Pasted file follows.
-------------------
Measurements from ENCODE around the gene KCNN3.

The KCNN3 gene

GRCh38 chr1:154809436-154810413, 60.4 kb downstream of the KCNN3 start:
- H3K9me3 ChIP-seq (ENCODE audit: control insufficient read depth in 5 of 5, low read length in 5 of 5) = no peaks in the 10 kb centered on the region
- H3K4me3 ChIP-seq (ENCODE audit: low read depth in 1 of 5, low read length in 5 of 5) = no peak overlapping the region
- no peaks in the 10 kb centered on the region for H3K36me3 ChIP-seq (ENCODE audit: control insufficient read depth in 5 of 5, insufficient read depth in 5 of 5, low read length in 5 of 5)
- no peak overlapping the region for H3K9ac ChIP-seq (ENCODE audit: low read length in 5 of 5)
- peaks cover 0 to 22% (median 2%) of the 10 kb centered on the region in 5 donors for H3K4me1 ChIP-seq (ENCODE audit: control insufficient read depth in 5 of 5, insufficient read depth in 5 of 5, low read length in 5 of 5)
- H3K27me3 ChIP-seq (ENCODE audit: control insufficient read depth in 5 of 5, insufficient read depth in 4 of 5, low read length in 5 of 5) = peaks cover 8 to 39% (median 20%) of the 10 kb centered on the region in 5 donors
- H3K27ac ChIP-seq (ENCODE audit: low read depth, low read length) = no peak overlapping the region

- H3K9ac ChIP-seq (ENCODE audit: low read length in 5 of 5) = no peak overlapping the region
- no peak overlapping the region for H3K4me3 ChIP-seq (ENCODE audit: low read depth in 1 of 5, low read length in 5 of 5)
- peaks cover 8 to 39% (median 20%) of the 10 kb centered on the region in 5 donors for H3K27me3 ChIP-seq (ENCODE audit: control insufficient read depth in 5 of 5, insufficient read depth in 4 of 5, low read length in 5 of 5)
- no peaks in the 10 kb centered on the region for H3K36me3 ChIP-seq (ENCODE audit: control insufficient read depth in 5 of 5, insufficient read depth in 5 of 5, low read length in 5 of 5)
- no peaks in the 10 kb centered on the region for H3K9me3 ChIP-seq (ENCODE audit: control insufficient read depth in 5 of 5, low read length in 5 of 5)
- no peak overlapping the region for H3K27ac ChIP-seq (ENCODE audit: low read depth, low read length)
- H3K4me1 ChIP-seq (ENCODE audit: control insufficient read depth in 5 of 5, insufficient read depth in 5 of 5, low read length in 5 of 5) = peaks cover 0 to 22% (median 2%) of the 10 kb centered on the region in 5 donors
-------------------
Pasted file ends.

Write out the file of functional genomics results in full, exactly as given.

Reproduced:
Measurements from ENCODE around the gene KCNN3.

The KCNN3 gene

GRCh38 chr1:154809436-154810413, 60.4 kb downstream of the KCNN3 start:
- H3K9me3 ChIP-seq (ENCODE audit: control insufficient read depth in 5 of 5, low read length in 5 of 5) = no peaks in the 10 kb centered on the region
- H3K4me3 ChIP-seq (ENCODE audit: low read depth in 1 of 5, low read length in 5 of 5) = no peak overlapping the region
- no peaks in the 10 kb centered on the region for H3K36me3 ChIP-seq (ENCODE audit: control insufficient read depth in 5 of 5, insufficient read depth in 5 of 5, low read length in 5 of 5)
- no peak overlapping the region for H3K9ac ChIP-seq (ENCODE audit: low read length in 5 of 5)
- peaks cover 0 to 22% (median 2%) of the 10 kb centered on the region in 5 donors for H3K4me1 ChIP-seq (ENCODE audit: control insufficient read depth in 5 of 5, insufficient read depth in 5 of 5, low read length in 5 of 5)
- H3K27me3 ChIP-seq (ENCODE audit: control insufficient read depth in 5 of 5, insufficient read depth in 4 of 5, low read length in 5 of 5) = peaks cover 8 to 39% (median 20%) of the 10 kb centered on the region in 5 donors
- H3K27ac ChIP-seq (ENCODE audit: low read depth, low read length) = no peak overlapping the region

- H3K9ac ChIP-seq (ENCODE audit: low read length in 5 of 5) = no peak overlapping the region
- no peak overlapping the region for H3K4me3 ChIP-seq (ENCODE audit: low read depth in 1 of 5, low read length in 5 of 5)
- peaks cover 8 to 39% (median 20%) of the 10 kb centered on the region in 5 donors for H3K27me3 ChIP-seq (ENCODE audit: control insufficient read depth in 5 of 5, insufficient read depth in 4 of 5, low read length in 5 of 5)
- no peaks in the 10 kb centered on the region for H3K36me3 ChIP-seq (ENCODE audit: control insufficient read depth in 5 of 5, insufficient read depth in 5 of 5, low read length in 5 of 5)
- no peaks in the 10 kb centered on the region for H3K9me3 ChIP-seq (ENCODE audit: control insufficient read depth in 5 of 5, low read length in 5 of 5)
- no peak overlapping the region for H3K27ac ChIP-seq (ENCODE audit: low read depth, low read length)
- H3K4me1 ChIP-seq (ENCODE audit: control insufficient read depth in 5 of 5, insufficient read depth in 5 of 5, low read length in 5 of 5) = peaks cover 0 to 22% (median 2%) of the 10 kb centered on the region in 5 donors